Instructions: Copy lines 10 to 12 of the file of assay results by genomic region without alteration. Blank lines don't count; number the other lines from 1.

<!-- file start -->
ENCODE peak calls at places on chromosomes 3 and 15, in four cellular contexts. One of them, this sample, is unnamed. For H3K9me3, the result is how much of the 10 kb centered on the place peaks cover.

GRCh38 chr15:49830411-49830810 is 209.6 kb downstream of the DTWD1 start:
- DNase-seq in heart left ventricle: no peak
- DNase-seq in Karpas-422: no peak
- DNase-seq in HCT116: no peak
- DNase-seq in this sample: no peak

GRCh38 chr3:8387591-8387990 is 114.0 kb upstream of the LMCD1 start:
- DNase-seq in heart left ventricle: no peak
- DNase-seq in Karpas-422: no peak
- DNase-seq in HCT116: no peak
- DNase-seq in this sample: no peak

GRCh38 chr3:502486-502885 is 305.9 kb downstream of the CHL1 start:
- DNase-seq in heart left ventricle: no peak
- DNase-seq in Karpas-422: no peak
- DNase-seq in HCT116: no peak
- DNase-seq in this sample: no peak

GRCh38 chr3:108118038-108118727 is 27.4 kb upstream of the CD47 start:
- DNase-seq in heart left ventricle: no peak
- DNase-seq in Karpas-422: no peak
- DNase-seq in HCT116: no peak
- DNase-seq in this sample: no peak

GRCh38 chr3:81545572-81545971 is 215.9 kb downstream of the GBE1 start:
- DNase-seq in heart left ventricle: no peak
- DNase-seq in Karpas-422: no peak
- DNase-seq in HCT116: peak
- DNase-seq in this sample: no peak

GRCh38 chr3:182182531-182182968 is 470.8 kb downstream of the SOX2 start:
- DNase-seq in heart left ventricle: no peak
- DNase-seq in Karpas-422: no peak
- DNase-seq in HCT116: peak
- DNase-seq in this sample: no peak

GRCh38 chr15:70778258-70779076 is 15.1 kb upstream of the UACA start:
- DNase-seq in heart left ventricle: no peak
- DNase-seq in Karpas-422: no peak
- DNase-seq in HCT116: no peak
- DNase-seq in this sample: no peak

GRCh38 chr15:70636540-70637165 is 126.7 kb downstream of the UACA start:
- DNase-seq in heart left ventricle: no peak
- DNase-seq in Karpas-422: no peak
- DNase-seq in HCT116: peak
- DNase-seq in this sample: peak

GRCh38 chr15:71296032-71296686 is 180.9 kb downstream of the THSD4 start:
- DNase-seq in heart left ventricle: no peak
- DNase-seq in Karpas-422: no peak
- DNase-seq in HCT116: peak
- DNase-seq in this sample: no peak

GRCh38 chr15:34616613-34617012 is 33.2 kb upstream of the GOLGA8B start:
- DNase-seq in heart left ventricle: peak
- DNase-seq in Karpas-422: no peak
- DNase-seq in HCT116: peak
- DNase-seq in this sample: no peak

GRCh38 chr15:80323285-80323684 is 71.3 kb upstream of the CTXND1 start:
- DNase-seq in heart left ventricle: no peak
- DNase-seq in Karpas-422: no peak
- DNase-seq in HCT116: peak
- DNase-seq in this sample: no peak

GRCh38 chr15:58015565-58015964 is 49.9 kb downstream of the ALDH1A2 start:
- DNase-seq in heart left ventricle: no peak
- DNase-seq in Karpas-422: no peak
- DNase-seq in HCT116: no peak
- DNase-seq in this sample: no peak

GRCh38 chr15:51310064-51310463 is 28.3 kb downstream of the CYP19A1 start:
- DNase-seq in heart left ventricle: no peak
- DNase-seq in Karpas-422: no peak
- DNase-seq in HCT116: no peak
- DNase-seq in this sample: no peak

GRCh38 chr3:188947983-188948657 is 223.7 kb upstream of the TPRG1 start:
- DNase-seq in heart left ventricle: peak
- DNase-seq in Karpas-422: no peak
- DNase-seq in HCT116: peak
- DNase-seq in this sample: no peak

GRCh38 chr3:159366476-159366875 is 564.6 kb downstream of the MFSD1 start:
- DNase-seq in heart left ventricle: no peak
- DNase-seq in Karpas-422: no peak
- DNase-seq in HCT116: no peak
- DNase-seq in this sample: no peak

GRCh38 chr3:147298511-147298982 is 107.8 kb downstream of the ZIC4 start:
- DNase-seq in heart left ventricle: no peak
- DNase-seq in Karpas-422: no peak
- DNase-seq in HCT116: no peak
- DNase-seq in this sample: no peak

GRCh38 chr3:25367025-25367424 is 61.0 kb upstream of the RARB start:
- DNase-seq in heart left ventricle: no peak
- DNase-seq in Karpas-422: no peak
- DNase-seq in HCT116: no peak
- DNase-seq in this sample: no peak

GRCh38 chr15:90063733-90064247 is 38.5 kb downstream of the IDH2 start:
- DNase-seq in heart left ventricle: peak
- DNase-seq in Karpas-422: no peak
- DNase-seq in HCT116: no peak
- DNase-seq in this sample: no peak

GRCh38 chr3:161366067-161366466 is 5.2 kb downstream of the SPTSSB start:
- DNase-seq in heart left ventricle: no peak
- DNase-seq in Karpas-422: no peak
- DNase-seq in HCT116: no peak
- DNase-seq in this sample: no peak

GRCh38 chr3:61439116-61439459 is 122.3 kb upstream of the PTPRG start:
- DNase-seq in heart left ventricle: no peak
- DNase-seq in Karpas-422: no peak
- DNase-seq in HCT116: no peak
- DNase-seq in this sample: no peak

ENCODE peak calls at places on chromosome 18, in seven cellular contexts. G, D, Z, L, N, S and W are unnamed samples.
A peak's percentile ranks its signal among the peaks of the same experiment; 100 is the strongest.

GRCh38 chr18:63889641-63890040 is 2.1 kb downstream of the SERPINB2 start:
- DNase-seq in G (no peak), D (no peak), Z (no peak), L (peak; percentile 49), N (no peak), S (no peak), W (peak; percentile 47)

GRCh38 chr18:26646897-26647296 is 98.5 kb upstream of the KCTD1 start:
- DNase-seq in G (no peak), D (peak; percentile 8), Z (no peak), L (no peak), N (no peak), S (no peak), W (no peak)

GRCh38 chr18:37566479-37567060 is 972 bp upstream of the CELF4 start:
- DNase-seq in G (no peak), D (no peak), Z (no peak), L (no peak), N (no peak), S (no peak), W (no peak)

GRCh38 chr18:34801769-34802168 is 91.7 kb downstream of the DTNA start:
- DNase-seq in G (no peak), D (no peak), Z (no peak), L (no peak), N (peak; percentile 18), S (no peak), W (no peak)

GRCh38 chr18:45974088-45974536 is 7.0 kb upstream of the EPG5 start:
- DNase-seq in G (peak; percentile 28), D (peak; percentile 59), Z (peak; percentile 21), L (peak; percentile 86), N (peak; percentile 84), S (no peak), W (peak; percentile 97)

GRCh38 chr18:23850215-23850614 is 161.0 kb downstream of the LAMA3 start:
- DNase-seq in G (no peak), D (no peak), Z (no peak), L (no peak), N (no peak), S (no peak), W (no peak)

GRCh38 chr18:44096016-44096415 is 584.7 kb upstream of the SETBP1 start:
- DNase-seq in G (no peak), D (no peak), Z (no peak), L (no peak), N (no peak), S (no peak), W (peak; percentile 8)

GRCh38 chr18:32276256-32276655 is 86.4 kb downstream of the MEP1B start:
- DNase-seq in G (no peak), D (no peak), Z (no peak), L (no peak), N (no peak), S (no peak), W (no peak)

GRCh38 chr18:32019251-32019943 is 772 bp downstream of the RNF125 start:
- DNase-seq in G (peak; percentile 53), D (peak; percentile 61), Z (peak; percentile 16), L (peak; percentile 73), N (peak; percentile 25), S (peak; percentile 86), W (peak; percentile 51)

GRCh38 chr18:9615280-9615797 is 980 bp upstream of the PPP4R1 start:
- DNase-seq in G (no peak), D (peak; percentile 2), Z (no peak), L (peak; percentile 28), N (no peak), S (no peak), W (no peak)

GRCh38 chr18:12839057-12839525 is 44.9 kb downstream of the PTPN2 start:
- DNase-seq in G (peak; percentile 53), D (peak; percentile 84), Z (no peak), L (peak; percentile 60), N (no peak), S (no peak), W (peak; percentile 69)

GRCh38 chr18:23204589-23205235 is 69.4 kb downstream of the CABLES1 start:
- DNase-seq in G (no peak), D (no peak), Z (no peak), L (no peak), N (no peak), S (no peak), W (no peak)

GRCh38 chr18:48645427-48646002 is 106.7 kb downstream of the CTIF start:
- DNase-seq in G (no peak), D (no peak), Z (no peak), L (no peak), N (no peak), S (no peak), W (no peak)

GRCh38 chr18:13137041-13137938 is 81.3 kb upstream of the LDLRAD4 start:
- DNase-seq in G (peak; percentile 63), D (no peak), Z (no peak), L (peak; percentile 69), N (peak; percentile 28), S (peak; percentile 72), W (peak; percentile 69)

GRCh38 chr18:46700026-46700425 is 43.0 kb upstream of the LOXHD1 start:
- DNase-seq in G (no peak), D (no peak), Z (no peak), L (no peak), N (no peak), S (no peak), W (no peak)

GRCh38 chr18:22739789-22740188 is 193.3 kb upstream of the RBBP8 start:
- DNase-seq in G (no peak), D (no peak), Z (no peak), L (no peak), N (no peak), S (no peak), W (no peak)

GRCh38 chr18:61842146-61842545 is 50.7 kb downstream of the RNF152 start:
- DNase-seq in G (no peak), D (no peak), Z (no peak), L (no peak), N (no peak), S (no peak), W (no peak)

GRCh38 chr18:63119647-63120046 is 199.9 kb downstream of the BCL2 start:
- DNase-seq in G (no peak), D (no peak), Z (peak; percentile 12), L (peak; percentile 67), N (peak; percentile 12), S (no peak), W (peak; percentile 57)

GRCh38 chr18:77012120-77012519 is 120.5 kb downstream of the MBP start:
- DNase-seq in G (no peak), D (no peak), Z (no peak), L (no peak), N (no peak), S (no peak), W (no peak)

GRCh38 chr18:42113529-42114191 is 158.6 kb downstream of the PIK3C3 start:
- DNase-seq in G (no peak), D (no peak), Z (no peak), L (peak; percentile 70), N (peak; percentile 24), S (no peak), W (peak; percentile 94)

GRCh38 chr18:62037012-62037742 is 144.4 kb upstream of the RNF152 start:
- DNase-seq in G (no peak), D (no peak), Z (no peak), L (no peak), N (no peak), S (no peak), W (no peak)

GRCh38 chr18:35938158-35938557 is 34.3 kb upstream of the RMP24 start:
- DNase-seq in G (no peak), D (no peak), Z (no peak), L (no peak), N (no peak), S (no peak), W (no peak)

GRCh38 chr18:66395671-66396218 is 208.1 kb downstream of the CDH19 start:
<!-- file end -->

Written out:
- DNase-seq in HCT116: no peak
- DNase-seq in this sample: no peak

GRCh38 chr3:502486-502885 is 305.9 kb downstream of the CHL1 start: